As if to mimic her own upbringing when she became whangai (foster daughter) of her grandmother, she effectively became mother of her granddaughter Stephanie Te Kare Baxter (daughter of Hilary Baxter and Ron Hill) when Hilary proved to be too unwell to care for her. (Soon afterwards Jacquie formally adopted Stephanie.)

As a consequence of what was effectively her final separation from her husband in 1969 Jacquie became a solo parent and breadwinner. She stoppedpage 490 writing, having previously ceased her activities with Ngāti Poneke, the Māori Education Foundation and the Māori Women’s Welfare League, remarking later, ‘survival was the name of the game and I had to get out and get a job.’ She got one working in women’s hosiery and then serving at the lolly counter at McKenzie’s Department Store. Then (in 1969) she was given a position at the Wellington Public Library after Don Silver, a senior librarian at the library, recognised her behind the lolly counter and urged her to apply for a job there. Her application was successful and after orientation she began work in the New Zealand Room.

The demands on her time meant that ‘from 1968 until 1989 I didn’t write a thing. Nothing. And I didn’t think I’d ever write again because in a way not only was it a frilly bit of my life, or so I thought then, but it belonged to another era, a different part of my life which had gone.’ Her situation seemed set in concrete when her husband died unexpectedly in October 1972.

But while she was working as a librarian at the Wellington Public Library Witi Ihimaera included two of her stories in his 1982 anthology Into the World of Light. In the following year The Spiral Collective published her first prose collection, The House of the Talking Cat, the group of short stories which she finished writing in 1966 or 1967. (The women’s publishing collective published Keri Hulme’s the bone people in 1984 which was awarded the Booker Prize.) When the book was reprinted by Hodder & Stoughton in 1986 it was shortlisted in the New Zealand Book Awards. In 1992 she retired from her position at Wellington Public Library, where she was in charge of the New Zealand Room. In the 1990s she began writing poetry again. In 1996 How Things Are, a collection of twelve poems, was published. More significantly, in the same year Dedications, the first poetry book published by Steele Roberts, became a publishing and a critical success. Part of its appeal to readers was the revelation of her feelings about JKB, including rage and hurt. In 1997 her achievement was recognised when she received the Honour Award for Poetry in the Montana Book Awards. Postscripts, her second collection of poetry, was published in 2000. In 2003, when a second edition of The House of the Talking Cat was published, she was awarded an honorary Doctorate of Literature by Victoria University. In 2006 Steele Roberts (Wellington) published The Glass House: stories & poems. (Jacquie’s son John worked with the publisher’s designer on The House of the Talking Cat and provided input for the cover designs and artwork of all of her other publications.)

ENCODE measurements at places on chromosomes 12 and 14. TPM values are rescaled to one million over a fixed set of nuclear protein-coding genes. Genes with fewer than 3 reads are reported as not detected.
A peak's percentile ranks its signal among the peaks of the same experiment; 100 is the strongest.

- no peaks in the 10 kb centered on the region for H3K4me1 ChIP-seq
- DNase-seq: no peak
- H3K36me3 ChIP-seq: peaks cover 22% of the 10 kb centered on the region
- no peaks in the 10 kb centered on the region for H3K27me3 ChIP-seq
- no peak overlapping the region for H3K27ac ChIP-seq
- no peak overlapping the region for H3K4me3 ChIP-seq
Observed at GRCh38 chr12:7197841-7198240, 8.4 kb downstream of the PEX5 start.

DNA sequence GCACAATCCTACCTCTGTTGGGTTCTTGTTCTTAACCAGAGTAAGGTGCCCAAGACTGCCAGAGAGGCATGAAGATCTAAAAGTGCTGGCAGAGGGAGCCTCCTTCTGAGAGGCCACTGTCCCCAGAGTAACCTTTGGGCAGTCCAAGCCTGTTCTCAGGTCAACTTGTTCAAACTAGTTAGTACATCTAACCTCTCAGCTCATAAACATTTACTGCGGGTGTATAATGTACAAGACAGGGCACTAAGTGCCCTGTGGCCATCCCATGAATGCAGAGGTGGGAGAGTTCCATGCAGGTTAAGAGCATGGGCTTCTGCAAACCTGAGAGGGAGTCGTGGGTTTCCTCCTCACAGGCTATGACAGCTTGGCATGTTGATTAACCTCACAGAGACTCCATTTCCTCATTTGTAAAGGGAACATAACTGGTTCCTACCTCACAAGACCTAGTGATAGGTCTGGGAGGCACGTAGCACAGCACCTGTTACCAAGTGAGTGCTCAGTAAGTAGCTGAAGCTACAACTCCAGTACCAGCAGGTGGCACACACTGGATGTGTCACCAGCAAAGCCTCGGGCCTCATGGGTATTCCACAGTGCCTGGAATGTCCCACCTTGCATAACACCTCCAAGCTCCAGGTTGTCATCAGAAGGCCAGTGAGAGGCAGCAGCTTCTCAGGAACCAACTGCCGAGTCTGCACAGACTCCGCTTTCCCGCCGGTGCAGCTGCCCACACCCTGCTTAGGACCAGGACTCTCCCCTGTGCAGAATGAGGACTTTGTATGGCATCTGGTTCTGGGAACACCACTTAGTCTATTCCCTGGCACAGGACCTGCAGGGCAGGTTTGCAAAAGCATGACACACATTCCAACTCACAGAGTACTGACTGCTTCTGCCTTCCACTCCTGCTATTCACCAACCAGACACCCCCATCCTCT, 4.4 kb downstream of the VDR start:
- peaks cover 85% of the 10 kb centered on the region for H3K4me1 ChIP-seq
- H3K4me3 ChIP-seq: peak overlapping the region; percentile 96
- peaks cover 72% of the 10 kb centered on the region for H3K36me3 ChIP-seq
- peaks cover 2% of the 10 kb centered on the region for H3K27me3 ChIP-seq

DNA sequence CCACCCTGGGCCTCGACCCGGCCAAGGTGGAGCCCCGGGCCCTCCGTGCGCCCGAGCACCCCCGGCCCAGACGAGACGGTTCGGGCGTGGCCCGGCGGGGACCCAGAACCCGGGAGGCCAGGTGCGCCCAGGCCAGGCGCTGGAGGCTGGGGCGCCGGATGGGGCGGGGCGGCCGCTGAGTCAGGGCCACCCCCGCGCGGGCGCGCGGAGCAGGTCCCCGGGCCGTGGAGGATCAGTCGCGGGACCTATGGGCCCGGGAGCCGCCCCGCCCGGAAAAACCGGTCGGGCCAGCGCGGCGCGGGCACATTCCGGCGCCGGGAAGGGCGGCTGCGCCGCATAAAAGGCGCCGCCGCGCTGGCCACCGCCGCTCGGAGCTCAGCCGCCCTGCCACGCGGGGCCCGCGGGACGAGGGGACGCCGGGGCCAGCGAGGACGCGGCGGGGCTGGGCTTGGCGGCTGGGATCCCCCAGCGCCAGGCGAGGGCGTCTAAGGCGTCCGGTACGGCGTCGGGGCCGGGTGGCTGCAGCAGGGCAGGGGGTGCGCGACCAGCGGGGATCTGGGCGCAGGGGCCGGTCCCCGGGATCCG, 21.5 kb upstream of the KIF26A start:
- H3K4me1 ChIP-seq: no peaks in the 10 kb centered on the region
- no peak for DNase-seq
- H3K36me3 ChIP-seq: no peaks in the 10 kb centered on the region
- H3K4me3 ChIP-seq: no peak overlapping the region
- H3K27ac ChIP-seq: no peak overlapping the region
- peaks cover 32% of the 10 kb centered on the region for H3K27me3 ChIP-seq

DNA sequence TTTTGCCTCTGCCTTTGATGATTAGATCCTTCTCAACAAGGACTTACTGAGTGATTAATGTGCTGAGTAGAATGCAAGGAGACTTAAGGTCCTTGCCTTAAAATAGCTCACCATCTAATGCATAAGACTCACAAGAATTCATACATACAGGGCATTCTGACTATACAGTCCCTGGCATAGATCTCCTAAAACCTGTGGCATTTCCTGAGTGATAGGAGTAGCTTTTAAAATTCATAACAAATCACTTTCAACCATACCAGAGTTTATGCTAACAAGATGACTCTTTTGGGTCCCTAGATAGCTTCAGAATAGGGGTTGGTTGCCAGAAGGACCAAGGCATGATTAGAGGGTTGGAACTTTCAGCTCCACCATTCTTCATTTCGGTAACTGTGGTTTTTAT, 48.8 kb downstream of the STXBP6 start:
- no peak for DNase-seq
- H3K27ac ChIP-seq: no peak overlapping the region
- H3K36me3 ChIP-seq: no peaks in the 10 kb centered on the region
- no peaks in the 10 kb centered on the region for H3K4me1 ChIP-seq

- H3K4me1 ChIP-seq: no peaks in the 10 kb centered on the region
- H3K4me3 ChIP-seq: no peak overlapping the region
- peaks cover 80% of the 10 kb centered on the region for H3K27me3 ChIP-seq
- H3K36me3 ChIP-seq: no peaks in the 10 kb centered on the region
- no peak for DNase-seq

The title story of The Glass House provided the book’s theme. In her interview with Roma Potiki she described it as ‘tolerance, acceptance’, explaining,